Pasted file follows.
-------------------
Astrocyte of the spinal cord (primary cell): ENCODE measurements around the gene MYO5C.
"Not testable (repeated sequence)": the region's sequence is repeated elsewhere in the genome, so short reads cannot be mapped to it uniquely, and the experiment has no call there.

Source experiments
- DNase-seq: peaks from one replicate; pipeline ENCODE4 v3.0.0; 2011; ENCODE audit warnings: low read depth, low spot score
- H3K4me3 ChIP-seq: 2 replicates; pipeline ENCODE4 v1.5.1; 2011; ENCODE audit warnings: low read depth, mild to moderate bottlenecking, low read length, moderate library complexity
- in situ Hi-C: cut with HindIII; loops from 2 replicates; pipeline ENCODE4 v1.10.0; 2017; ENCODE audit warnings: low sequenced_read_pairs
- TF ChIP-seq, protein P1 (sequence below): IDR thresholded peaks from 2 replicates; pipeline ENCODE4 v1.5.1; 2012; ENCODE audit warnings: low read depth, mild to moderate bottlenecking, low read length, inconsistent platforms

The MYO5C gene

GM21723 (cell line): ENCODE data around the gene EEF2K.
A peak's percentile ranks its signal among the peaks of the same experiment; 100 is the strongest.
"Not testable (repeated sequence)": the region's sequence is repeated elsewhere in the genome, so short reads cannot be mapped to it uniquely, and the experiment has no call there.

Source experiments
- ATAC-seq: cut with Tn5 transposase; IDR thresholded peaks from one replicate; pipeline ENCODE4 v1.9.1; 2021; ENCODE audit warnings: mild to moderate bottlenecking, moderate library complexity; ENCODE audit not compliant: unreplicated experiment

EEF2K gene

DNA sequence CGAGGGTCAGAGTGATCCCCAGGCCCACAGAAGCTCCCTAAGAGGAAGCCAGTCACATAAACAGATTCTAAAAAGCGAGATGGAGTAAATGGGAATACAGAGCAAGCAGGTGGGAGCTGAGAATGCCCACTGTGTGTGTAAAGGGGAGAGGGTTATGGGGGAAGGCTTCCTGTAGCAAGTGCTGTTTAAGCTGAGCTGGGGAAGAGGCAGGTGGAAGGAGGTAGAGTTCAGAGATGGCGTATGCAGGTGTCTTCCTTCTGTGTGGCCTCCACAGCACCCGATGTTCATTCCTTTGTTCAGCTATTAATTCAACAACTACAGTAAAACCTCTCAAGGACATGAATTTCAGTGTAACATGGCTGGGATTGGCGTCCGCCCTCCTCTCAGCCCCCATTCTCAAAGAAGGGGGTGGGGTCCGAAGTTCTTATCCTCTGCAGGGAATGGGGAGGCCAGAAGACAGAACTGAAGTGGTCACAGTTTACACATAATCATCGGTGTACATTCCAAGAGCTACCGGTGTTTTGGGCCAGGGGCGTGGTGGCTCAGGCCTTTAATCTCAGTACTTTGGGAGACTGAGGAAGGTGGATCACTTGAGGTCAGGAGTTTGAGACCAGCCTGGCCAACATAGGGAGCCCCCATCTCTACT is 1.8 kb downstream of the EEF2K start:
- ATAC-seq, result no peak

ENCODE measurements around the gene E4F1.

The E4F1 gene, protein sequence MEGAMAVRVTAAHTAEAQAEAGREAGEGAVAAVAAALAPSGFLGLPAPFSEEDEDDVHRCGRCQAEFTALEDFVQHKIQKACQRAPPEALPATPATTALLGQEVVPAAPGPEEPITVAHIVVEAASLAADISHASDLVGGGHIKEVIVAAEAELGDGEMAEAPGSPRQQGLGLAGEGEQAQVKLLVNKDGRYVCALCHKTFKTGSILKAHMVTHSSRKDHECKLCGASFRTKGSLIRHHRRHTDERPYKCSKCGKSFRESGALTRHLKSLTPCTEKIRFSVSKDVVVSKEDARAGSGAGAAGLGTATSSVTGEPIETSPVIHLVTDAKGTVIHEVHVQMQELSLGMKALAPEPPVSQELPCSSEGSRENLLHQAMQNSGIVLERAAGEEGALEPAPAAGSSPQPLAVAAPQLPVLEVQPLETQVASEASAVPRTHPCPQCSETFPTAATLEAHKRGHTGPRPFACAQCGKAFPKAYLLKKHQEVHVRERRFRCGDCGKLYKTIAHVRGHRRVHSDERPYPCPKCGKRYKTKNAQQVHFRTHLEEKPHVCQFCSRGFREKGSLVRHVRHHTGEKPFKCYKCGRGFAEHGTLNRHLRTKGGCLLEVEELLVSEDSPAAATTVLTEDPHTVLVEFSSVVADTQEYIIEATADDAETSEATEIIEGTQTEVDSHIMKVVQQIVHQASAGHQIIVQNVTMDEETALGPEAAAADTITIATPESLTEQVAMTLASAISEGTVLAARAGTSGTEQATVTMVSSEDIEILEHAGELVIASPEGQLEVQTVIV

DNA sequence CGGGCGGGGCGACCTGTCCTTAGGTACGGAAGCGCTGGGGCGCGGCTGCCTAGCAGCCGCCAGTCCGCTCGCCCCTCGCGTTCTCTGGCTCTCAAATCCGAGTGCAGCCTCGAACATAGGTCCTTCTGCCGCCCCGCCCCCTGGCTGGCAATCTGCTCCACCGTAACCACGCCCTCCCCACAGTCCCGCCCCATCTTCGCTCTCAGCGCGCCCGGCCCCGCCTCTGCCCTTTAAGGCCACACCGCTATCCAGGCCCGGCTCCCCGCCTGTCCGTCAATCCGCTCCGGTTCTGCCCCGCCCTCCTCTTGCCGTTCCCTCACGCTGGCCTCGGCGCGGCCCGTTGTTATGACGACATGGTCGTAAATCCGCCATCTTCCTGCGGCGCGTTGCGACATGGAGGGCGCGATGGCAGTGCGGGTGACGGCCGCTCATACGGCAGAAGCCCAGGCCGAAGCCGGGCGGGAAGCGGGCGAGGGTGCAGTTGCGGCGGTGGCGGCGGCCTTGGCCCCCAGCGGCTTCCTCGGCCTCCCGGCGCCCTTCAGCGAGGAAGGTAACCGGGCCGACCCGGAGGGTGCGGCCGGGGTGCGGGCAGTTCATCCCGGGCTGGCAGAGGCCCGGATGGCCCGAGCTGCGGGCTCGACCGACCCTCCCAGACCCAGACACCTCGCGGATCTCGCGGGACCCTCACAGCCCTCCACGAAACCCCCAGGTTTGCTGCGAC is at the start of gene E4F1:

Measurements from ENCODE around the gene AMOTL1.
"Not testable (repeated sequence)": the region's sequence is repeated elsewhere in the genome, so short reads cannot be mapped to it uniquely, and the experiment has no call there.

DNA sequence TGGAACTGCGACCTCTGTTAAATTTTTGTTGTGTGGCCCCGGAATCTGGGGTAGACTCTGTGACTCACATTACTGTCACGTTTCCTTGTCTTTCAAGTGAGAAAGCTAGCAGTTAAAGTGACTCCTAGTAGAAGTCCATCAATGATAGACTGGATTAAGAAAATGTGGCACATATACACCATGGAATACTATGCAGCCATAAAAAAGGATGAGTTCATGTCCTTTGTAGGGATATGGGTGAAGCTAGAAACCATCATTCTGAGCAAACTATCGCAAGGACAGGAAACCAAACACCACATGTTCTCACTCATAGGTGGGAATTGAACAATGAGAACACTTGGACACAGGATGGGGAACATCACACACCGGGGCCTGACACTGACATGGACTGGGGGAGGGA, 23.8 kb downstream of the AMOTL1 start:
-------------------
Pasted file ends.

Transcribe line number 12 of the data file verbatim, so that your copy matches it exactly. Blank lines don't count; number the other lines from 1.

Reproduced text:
Source experiments